As summer pool days approach, it’s important to make sure that your water is clean and ready to dive into! For those with a salt pool, understanding the correct salt to water ratio is a skill that must be learned and mastered for that clean, clear pool water you want to maintain.
In today’s article we will discuss what qualifies as the optimal level of salt, as well as what the consequences of poorly balanced water can be.
What’s the best salt level for a pool?
Various factors can impact the salinity of your swimming pool. No matter how hard you work at perfecting your pool maintenance schedule, there is always going to be a fluctuation in the level of salt in your pool.
Ideally, around 3,200 PPM (parts per million) is best, but most pools can safely fluctuate between 2,700 and 3,700 PPM. This ratio is determined when the homeowner calculates pool volume with the overall amount of non iodized salt.
What happens if your pool’s salt level is too high or too low?
The balancing act between too much salt and not enough salt is an important one. Maintaining a saltwater pool with far too much salinity can result in the damage of equipment as well as impact the health and safety of those choosing to swim in the water. Not to mention how it’ll taste!
Alternatively, pools with salt ratios less than the recommended amount will risk algae and bacteria growth. Neither option is desirable.
How to test your pool’s current salt level
Unfortunately, salt water pools are no different than chlorine pools when it comes to the need to regularly test water levels. Even if the pool was perfectly balanced to begin with, nothing but a matter of days will be all that’s needed to result in a change of salinity. Rain, evaporation, filtration, and more all affect the salt level over time.
Thankfully, there are a few different ways you can test the levels of your pool.
Digital salinity tester
Similar to a meat thermometer, a digital salinity tester can provide a quick and accurate synopsis of the contents of your pool’s water. These devices are also helpful for spas and aquariums as well.
Salt test strips
A little less costly on a short sided perspective are test strips. These paper strips are a simple way of verifying your water’s salinity. A simple color grade system is used to visually convey how much salt is in your water.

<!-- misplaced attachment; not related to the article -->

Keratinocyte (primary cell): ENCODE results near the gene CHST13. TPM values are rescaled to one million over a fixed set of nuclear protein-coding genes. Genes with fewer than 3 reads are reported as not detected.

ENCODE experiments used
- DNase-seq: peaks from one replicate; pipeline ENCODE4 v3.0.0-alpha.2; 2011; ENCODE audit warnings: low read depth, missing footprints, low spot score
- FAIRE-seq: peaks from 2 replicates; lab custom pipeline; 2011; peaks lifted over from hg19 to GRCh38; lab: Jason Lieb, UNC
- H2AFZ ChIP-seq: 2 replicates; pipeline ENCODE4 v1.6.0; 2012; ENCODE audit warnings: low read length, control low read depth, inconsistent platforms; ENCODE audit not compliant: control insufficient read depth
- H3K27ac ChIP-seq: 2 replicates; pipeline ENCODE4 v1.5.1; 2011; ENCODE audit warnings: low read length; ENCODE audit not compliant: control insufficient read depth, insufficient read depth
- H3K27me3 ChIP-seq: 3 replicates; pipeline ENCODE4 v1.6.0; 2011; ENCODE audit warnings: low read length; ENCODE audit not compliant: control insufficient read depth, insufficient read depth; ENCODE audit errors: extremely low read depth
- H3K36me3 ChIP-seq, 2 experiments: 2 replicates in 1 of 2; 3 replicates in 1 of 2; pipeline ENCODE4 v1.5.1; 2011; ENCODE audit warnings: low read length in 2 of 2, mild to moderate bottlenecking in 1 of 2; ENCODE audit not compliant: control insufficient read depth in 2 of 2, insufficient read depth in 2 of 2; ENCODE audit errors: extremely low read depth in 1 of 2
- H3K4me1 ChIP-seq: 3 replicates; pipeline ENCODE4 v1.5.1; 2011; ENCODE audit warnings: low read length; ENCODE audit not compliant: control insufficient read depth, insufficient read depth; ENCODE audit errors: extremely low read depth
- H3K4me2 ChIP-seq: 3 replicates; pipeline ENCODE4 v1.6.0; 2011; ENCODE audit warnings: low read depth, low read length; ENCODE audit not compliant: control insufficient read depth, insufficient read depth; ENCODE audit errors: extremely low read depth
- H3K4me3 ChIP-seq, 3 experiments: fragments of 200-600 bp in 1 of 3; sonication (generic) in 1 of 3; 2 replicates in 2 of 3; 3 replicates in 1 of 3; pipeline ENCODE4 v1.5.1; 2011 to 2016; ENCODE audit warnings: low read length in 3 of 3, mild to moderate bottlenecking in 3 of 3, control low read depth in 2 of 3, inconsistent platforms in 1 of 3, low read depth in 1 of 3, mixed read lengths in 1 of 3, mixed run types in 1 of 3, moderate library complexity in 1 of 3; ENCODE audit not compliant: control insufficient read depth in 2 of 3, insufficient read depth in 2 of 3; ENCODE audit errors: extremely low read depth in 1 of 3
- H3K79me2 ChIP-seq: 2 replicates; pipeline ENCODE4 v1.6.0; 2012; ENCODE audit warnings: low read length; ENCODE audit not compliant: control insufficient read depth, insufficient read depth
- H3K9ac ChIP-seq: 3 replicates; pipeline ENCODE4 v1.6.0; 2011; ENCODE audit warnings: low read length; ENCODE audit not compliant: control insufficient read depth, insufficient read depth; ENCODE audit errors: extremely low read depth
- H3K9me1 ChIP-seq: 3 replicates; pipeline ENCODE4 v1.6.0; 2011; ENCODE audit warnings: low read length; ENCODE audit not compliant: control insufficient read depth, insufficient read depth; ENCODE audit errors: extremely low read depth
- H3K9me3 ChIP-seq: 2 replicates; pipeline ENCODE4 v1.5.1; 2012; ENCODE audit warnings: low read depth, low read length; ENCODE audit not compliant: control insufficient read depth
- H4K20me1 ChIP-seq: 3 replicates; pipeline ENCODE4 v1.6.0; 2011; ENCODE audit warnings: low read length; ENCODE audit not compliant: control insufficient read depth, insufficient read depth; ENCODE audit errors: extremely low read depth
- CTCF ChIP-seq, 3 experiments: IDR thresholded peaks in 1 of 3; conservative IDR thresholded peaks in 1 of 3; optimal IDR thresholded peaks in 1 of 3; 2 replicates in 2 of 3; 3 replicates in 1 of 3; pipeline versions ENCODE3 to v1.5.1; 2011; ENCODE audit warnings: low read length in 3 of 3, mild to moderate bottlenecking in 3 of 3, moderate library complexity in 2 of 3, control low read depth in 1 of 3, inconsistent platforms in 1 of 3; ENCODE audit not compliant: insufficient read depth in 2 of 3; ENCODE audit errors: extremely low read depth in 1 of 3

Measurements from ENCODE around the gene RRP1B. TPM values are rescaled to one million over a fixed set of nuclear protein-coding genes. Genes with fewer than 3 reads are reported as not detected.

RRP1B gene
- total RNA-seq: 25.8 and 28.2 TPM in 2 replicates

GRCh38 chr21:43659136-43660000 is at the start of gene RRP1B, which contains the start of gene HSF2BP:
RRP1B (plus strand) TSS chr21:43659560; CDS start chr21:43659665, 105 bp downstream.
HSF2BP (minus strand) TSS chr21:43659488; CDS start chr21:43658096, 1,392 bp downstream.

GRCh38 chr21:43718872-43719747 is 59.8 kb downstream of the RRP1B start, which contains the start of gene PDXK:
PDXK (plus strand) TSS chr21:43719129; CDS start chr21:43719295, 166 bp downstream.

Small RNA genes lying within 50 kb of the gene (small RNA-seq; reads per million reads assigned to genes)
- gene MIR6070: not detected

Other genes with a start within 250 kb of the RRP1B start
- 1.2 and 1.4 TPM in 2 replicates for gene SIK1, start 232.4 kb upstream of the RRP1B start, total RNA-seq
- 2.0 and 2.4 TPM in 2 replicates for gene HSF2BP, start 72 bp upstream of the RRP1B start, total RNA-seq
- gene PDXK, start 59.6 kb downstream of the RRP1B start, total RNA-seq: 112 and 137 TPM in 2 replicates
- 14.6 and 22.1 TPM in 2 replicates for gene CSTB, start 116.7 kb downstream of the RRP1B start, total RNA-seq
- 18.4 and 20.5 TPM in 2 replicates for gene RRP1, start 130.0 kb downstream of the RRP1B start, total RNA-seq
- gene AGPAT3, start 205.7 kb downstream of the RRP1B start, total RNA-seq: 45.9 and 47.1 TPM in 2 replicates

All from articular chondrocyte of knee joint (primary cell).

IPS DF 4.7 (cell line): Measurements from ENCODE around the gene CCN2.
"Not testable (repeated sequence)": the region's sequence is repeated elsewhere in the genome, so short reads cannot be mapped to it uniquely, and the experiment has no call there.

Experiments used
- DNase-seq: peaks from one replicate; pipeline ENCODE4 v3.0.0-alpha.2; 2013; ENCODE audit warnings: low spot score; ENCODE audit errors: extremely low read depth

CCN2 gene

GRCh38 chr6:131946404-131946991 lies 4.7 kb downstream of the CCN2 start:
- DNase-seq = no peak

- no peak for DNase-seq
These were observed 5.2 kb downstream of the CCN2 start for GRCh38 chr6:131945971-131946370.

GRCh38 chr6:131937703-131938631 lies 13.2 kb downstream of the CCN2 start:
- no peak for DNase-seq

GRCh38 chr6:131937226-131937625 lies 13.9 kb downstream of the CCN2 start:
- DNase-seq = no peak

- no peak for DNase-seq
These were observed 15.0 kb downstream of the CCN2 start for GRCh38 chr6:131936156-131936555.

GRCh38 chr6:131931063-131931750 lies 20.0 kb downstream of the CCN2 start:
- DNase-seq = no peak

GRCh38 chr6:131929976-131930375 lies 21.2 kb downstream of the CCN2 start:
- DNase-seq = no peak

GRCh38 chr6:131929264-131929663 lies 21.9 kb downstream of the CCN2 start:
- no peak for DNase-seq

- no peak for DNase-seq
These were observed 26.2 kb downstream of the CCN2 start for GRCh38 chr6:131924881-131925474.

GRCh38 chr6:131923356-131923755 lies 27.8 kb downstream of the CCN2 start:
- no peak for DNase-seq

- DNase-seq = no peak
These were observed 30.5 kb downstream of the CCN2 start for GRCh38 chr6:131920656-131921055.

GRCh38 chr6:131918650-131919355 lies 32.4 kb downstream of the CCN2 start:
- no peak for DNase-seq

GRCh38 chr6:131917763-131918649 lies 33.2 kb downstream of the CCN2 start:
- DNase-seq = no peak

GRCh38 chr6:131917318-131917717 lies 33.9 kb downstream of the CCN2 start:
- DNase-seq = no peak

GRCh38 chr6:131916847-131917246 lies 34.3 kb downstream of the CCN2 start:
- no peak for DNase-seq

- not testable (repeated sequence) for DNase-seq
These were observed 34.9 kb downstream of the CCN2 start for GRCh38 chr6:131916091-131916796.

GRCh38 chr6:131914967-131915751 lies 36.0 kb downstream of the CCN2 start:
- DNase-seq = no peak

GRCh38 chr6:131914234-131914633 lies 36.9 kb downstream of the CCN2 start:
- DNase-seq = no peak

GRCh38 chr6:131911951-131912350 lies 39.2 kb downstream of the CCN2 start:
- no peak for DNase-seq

Liquid reagent kit
For a more hands on approach, there is the option to use a liquid reagent kit. This kit allows you to monitor the salt levels of your water using a color based system similar to the test strips. When a few drops of the chemical are added to the salt water, it produces a color indicating the presence of specific chemicals or contaminants.
Calculate how much salt to add to your pool
For the most part, you’re almost never going to start with absolutely no salt in your pool water. The process of calculating how many parts per million you will need to balance out your pool is going to be a regularly occurring event.
The formula for calculating how much salt to add involves determining the difference between your current salt level and the target level, and then multiplying that difference by your pool’s volume in gallons. Divide this result by 1,000 to get the amount of salt needed in pounds.
How to add salt to your pool
Although slightly intimidating at first, adding salt to your pool is actually a simple and straightforward process.
Always use pool-grade salt
Put down the table salt and make sure you’re using pool-grade products to balance your pool. Although both pool salt and table salt are pretty much the same thing, purchasing a pool-grade product ensures there’s no extra additives to imbalance your water chemistry.
Turn off your salt chlorine generator
To avoid potential damage to your pool equipment, ensure that your salt generator is turned off. This will provide the best possible results while also ensuring your salt water system is protected.
Add the proper amount of salt
Try to avoid adding your salt to just one part of the pool. Try to distribute the proper amount of salt evenly throughout the pool with a focus on heavy circulation points.
Turn your salt chlorinator back on
Now that the salt has been distributed it is safe to switch on the power to your pool systems. Let the water circulate for at least the next 24 hours, testing your water periodically to ensure that the perfect salt levels and total alkalinity have been achieved.
For saltwater pool maintenance help, contact GPS Pools!
Owning a pool and keeping up with pool maintenance can seem overwhelming for both new and experienced pool owners alike. That’s why, for years, our community has trusted us here at GPS pools for both pool maintenance and pool supplies in the greater Tampa Bay area.
Let us guide you and bring your pool dreams to a relaxing reality. Visit one of our local stores, or check out our website for a list of products and services.